And then I got to Cal. Everything seemed to go downhill from there. Although I believe it may have happened prior to my first semester, during the summer when we first moved to Berkeley. I had a lot of free time – more than I knew what to do with. I managed a pretty healthy routine for a while – wake up, coffee, yoga, run, read. Soon enough, however, I broke that routine, as I always do eventually. Then I would just get high, from sunrise to sunset, and then hours after that. Every day was spent in a haze – it still is. I decided to get on Prozac for the second time (first time was 5 years prior) since I now had medical insurance that covered mental health. As I hit a plateau with the med, I stopped taking it. Within a week or two I nearly killed myself, it was that bad, so I got back on it and slowly weaned off of it (and eventually got on Wellbutrin). But nothing has been the same since that summer.

My first semester was awful. I mean terribly awful. I ended the semester with decent grades (B average, with one A-), but I felt like a failure. My second semester was the same, though I ended it with all As (yay me!)…still lacking the sense of accomplishment though. I failed to make friends, I failed to connect with professors, I failed to join clubs or get involved in any way at all, I failed to go to class (I stopped going completely after midterms…it’s become my new norm), and I failed to have the experience I was looking forward to so dearly. I hated my major, I hated being at the school, I didn’t dare go to grad school anymore, and I’d rather die than work for the government. It was a complete blow; a disappointment of epic proportions. I nearly dropped out because I was so miserable, convinced that maybe college wasn’t for me. I am still convinced of that, but I’m pushing through my final year.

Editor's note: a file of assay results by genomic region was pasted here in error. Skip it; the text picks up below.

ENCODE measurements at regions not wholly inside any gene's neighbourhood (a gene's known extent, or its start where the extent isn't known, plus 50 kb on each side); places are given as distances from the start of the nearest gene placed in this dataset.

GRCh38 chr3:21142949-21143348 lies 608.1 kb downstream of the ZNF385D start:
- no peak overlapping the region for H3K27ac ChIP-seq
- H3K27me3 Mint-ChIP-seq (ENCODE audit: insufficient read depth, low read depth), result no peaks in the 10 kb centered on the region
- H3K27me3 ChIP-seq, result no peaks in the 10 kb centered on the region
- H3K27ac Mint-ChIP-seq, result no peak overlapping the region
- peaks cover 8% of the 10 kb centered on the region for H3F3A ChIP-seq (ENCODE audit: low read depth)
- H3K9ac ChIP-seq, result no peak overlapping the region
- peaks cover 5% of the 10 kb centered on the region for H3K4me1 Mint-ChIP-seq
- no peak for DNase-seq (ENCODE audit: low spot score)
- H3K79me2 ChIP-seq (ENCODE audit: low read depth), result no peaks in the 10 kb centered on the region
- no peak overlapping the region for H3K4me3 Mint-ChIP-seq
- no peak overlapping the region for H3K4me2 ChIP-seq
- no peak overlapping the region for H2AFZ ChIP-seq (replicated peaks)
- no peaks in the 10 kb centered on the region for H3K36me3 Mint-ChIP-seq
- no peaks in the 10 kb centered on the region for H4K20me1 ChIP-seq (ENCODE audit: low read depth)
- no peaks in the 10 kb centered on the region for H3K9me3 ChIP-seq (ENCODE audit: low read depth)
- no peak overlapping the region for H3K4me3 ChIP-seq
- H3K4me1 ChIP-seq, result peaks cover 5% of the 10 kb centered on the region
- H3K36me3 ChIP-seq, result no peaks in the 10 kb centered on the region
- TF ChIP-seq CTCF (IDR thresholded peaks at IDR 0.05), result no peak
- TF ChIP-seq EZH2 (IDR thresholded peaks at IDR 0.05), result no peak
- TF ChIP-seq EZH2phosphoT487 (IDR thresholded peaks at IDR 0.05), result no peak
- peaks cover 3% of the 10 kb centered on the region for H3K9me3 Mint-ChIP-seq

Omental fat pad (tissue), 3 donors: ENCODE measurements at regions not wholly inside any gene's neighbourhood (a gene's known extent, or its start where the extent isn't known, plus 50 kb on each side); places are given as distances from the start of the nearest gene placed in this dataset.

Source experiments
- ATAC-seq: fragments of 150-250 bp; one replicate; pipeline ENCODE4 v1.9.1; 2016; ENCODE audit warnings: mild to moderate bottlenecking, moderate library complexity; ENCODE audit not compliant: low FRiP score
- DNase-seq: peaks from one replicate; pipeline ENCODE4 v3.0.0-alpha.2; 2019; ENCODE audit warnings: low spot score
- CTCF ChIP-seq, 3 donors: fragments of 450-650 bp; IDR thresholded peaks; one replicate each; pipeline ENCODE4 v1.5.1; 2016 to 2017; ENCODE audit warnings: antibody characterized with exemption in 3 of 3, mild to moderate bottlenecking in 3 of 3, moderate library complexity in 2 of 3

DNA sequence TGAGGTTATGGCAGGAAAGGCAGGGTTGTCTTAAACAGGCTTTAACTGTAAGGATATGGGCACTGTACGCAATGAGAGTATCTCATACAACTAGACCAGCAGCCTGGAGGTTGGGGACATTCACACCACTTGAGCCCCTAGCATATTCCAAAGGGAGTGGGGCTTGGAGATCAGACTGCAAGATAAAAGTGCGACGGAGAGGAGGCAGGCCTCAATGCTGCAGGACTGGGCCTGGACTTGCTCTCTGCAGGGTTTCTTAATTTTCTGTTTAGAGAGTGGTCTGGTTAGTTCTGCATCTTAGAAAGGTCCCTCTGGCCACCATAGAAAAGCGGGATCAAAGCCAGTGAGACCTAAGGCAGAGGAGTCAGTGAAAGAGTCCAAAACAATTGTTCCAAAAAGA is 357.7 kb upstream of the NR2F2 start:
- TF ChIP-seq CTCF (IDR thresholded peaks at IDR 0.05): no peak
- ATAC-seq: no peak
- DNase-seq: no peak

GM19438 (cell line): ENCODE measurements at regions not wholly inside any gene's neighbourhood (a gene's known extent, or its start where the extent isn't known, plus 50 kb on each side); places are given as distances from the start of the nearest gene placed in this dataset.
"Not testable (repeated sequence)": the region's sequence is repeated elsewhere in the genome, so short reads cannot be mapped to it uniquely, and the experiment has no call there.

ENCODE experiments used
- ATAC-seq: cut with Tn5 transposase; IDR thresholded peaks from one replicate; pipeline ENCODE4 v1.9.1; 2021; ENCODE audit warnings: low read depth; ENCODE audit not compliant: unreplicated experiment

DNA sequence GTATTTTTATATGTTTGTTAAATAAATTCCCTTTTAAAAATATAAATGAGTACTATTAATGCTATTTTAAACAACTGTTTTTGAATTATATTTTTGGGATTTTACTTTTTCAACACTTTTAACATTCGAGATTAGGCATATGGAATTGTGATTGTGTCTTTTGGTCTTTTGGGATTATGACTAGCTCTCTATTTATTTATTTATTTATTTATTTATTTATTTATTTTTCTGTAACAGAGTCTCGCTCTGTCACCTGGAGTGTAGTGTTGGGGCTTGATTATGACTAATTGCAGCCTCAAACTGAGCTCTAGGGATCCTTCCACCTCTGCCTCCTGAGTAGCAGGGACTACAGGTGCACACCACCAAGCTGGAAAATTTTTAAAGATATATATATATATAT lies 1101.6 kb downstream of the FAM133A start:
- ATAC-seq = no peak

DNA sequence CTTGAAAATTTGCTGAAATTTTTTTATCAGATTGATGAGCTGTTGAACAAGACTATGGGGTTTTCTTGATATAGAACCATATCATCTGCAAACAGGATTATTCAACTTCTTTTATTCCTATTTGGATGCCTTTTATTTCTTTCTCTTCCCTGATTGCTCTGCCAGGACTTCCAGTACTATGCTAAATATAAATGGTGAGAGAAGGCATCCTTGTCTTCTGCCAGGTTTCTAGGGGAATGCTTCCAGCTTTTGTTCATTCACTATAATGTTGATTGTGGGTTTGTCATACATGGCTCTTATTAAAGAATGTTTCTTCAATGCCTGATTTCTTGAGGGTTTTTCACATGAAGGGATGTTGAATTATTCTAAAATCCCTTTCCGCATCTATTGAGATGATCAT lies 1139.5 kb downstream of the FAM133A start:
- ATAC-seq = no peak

Anyway, things got out of control. I felt helpless; hopeless; completely lost and alone. I was ready to die.

In an effort to combat my deep emotional disturbances, I relapsed into bulimia, twice, and then anorexia. All briefly, but nonetheless extremely detrimental to my spirit. It had been 5 years since I had B/P or starved. All of that strength, all of the work I had put into recovery (MAN was it a lot of work), all went down the drain. I now felt like even more of a failure, unworthy of the recovery tattoo engraved into the back of my neck. I didn’t think it would happen, but it did.

I also got myself an Adderall prescription (thank God, because I was spending way too much money buying that shit off the street), and basically had a semester long binge in the Spring of 2017. I was popping up to 2 a day, every day. Of course, to counter the dreadful comedown of the amphetamine salts I would smoke/dab for hours on end into the night, as well as drink. And this was on a daily basis: antidepressant, Adderall, cannabis, alcohol. At one point I became desperate to find painkiller and Xanax, to no success.

My life had become unmanageable. My eating habits turned to shit, I sat on my ass all day every day (God forbid I go exercise), the apartment stayed a pigsty, and my mental and spiritual (even physical) health were deteriorating at a rapid pace.

I was 100% completely dependent on drugs. If I didn’t get my Adderall, I couldn’t get anything for school done. If I didn’t smoke, I couldn’t eat, sleep, or basically carry on with my day. If I didn’t drink…well then I would have to smoke even more (at this point I was ingesting like 3x my usual dose of cannabis). It was a vicious cycle, and when the semester ended and I was due for a much-needed detox, the struggle was REAL.